A sweet, stirring and yet refreshingly unsentimental tale of a singer with ambition (and pipes to match), the movie “Wild Rose” is like the anti-“A Star Is Born.”
Set in Glasgow, Scotland, and centering on a young single mother and ex-con who dreams of moving to Nashville to become a country singer, this small, glitz-free drama is a bracing counterpoint to that Oscar winner.
Much of the difference has to do with the circumstances surrounding its central character, Rose-Lynn Harlan (Jessie Buckley), who, as we first meet her, is just getting out of prison after serving one year on a drug charge. On her release, Rose moves in with Mom (Julie Walters), who has been taking care of Rose’s two young children (Adam Mitchell and Daisy Littlefield) during her daughter’s incarceration. Given Rose’s passion for American country music — a passion she’s indulged since she was 14 as the frontwoman for the house band at Glasgow’s Grand Ole Opry — the kids are named, appropriately enough, Lyle and Wynonna.
To be sure, Americana is big in certain quarters of the U.K. Glasgow’s Opry is a real place, and there’s a long-running BBC radio program dedicated to the musical genre, hosted by “Whispering” Bob Harris. (Harris himself makes a cameo in the film as Rose’s musical mentor.) But Rose, who isn’t called “wild” for nothing, takes her love of country to extremes. She’s willing to pursue her dream, even if it means leaving her children while she searches for stardom — solo — in Music City.
That dilemma provides the film’s emotional conflict, which takes place mostly between Rose, who sees her artistic success as benefiting everyone in the long run, and Rose’s mother, who believes that Lyle and Wynonna need their mother more than Rose needs fame and fortune.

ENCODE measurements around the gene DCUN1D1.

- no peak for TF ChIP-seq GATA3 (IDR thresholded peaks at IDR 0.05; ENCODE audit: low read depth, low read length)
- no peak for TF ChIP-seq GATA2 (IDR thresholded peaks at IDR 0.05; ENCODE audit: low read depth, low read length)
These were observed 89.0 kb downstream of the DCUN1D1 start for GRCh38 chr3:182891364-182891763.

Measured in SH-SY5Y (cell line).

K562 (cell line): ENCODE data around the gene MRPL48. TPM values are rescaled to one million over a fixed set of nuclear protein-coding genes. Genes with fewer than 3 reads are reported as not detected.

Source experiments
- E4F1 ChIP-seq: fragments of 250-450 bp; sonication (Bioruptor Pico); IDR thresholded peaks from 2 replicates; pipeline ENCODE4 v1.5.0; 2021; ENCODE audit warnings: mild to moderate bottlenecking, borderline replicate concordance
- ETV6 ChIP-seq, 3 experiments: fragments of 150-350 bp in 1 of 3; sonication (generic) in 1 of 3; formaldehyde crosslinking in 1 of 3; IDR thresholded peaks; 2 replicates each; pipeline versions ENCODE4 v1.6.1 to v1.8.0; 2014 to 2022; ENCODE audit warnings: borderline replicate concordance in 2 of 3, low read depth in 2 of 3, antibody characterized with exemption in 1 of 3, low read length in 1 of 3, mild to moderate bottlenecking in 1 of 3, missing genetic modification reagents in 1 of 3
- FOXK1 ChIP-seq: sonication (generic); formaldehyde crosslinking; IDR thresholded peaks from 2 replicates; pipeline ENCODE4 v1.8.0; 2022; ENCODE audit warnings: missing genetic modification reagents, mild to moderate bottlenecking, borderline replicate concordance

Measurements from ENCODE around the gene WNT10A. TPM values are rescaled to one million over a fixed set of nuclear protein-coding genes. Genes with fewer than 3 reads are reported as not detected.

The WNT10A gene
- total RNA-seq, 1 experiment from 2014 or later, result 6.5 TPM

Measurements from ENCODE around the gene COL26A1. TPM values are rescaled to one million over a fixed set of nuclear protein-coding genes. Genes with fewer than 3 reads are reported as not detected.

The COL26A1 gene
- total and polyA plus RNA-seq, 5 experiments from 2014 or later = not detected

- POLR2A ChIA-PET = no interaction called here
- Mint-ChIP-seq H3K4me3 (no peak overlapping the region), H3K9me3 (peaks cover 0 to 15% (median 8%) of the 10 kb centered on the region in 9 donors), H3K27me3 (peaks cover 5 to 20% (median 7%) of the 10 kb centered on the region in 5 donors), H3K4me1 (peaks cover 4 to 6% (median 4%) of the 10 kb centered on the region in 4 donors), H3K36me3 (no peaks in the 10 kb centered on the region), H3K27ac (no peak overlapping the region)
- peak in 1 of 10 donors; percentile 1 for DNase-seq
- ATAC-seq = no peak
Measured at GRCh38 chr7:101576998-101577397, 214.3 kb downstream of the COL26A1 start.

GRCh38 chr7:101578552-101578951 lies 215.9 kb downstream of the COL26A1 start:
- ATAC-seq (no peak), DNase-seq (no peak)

Making matters more complicated is the fact that Rose really can sing.
As Rose, Buckley makes her character’s dilemma palpable: Why should she give up something she’s so good at? On the other hand, is success worth sacrificing a relationship with her children?
That’s the question that so many women artists with children confront — artists of all disciplines. It’s also a question that so many movies fail to explore as honestly as this one. When Rose meets a benefactor (Sophie Okonedo), a well-off woman who hires Rose as a housekeeper and who is poised to facilitate her trip to Nashville, it seems as if the movie is going to turn into the fairy tale we have seen before.
To its great credit, the movie (directed by Tom Harper, from a script by Nicole Taylor) turns left when you expect it to turn right, taking a route that is less well traveled, yet more plausible.
There’s heartbreak either way Rose turns. In “Wild Rose,” that heartbreak can — and does — become something beautiful.
★★★★ “Wild Rose,” with Jessie Buckley, Julie Walters, Adam Mitchell, Daisy Littlefield, Bob Harris, Sophie Okonedo. Directed by Tom Harper, from a screenplay by Nicole Taylor. 101 minutes. Rated R for crude language throughout, some sexuality and brief drug use. Opens July 5 at the Meridian.